And Maggie had been here, had lived here after a fashion – I’m pretty sure that she wouldn’t intentionally set her own great-niece up as the heir to this place if it was awful. I do hope so, anyway…
We stepped down from the bank and onto a path that led through the trees. Although Finn was only walking slowly I still had to keep stopping to look at things – I was amazed by the place. On the surface it all looked fairly normal, so long as you ignored the little voice in your head that was telling you that barren, windswept trees didn’t usually stand next to those in full bloom.
By this time we had walked deep into the trees and I could no longer see the sunlit bank behind me. How far does this place actually go?! Ok, so time slips and holes in the fabric of the universe aren’t exactly the sort of thing that I’ve felt the need to learn, but even with that lack of knowledge I would have thought that a place this size had to exist somewhere? Something else to add to the list of Impossible Questions, I guess.
I could see what looked like a pile of rubble ahead of us, between a pair of fallen trees. As we got closer I could see that what had looked like a random heap of stones was actually a rough box shape, a bit like the built in barbeque that dad attempted in our garden a couple of years ago. Actually, this was tidier than dad’s version – he’s not know for his diy skills.
The stones made a sort of basin shape in the earth, with protective walls around and a slight overhang on top. There was water in the basin and it appeared to be bubbling up from somewhere – there must be an underground spring somewhere nearby.
“The witch-well.” Finn’s voice broke into my curious thoughts.
“We use it for all our water – well everyone else does, anyway. I used to come up here to wash, but then I found another spring nearer to the caravan. All the water here is from underground.”
Of course – saves having the man from the water company calling and wanting his bills paying…
“All mod cons, as my gran used to say.” I’d given up being surprised at anything by this point. I was pretty sure that the constant bewilderment would make a return soon enough; may as well give my frazzled mind a break for a while.
I had a thought. It happens occasionally.
“Why’s it called the witch-well?”
Finn plonked himself down by the side of the well and absentmindedly stroked its bricks.
“Well, it’s been called that for centuries – I certainly knew it as that when I was in the world. It was on the ‘real’ side at that point, it must have come over not long after me.”
Ok, so I’ve given up on surprised, but confused is making a re-entry…
“Anyway, like I said. When I was still in the normal world, it was in the woods, but it was the edge of the village then.”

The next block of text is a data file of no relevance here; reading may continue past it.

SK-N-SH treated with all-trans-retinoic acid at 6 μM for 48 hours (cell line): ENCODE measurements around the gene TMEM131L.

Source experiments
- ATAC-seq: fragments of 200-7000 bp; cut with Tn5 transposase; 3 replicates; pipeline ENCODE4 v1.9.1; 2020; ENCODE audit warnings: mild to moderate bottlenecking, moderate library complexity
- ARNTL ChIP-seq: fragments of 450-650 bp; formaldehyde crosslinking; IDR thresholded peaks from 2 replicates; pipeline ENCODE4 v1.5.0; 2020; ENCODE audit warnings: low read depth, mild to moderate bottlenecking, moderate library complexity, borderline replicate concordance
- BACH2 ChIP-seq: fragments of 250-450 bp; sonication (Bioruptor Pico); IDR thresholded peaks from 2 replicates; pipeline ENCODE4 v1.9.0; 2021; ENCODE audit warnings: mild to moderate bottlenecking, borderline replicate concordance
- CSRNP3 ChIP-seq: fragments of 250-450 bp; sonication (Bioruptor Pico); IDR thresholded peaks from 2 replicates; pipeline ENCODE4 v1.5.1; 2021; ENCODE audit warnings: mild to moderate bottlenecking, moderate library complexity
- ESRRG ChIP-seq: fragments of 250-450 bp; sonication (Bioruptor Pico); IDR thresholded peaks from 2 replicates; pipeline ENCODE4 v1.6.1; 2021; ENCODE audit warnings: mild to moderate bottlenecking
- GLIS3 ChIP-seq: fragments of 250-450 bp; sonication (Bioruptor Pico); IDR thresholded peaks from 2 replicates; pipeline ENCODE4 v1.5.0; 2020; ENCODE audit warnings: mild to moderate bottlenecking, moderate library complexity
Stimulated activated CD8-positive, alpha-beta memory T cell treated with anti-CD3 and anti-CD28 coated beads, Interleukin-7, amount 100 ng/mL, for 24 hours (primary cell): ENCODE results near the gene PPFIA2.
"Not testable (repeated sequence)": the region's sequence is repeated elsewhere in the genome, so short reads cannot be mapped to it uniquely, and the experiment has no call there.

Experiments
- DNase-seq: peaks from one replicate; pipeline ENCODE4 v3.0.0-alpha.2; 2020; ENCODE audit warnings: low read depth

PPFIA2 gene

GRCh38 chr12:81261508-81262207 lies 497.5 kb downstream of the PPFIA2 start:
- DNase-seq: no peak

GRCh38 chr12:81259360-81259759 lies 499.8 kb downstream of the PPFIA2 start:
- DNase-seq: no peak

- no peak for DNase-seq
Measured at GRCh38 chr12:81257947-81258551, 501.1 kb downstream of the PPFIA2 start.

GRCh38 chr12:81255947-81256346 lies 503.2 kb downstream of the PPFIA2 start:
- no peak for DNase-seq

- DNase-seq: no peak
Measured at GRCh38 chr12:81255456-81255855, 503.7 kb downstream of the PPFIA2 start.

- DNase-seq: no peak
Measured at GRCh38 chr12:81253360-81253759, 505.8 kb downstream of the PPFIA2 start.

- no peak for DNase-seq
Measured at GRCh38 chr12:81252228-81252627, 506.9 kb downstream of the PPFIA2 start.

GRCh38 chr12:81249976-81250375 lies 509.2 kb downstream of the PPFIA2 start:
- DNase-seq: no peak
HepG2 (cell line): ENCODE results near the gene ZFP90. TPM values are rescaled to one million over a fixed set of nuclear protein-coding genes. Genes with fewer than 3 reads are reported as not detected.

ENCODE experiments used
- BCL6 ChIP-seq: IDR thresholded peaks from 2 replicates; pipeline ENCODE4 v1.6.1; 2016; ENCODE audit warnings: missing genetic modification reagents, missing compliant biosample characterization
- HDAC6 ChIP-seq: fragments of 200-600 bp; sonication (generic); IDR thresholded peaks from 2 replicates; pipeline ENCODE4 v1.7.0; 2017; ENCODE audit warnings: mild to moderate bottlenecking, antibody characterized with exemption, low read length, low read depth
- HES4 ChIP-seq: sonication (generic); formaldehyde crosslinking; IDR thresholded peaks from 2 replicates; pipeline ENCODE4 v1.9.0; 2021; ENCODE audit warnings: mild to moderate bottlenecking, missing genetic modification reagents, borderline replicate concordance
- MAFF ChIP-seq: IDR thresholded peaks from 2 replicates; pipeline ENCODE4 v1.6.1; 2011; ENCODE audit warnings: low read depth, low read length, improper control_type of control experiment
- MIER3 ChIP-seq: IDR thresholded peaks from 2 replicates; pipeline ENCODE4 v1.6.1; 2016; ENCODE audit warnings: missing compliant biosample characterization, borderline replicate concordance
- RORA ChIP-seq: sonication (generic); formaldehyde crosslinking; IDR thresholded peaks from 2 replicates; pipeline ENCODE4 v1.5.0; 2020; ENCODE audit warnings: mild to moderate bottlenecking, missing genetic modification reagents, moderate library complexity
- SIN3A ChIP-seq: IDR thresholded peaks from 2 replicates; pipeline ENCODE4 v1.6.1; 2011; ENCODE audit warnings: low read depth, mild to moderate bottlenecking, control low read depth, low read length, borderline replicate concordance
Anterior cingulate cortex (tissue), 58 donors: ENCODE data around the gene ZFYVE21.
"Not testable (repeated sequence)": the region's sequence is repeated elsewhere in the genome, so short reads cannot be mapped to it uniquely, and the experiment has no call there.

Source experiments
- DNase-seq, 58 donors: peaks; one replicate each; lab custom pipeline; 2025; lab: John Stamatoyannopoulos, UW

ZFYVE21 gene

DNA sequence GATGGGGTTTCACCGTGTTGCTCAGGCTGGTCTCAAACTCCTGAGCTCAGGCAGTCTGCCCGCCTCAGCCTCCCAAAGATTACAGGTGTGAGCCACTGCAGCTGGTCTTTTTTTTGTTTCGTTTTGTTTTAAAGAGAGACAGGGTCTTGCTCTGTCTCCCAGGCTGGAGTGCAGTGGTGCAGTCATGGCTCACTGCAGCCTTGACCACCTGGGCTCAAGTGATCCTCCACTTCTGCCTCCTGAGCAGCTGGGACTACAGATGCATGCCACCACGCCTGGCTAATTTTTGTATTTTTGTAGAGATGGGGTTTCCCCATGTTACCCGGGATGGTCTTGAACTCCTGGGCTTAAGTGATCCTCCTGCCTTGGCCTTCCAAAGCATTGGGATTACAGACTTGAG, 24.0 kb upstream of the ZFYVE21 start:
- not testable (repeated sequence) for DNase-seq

He waved vaguely behind him. “You’ll find remains of house foundations in the undergrowth around here, there were a few small properties that just got abandoned over the years. The well was the main source of water for most people, but then the squire put a pump in the village square. Of course, it made sense for villagers to use that instead, and the well was used less and less.
“As I’ve told you before, the village had a woman to whom everyone naturally went with health problems. The village crone, if you like. She was welcomed when they were in need, but most often ignored when times were good. So she kept herself to herself – living close to the edge of the woods, taking her water from the well.
“All sorts of ridiculous stories built up around these women – we’ve talked about it already, I won’t bore you with it again. But on one occasion the rumours got out of hand and a woman was drowned in this well. They said she was a witch and a danger to the village.
“The irony was that she was the only one who’d got any real knowledge of natural medicine. People sickened and died for no apparent reason for a long time after she was killed – men, women and children alike.
“She was blamed for the deaths – they said she’d put a curse on the place. It never occurred to anyone that maybe she’d been the one helping them to stay alive…”
Finn’s voice trailed off, but his hand stayed on the stones.
“We look after it now, make sure it’s kept clean and put to its proper use. We’d certainly be stuck without it.” He smiled reassuringly at me; I guess I must have been looking upset at the story.
“It was a long time ago Lily, and things have changed. At least I thought they had – the few times I’ve seen the real world recently makes me think that I’m better off staying where I am.
“At least now I know that I can keep an eye on you, make sure you’re safe.”
Eh? Am I supposed to be pleased about having my very own bodyguard? Up until recently I had no inkling that I might even need to be looked after. It’s not making me feel any safer, to be honest…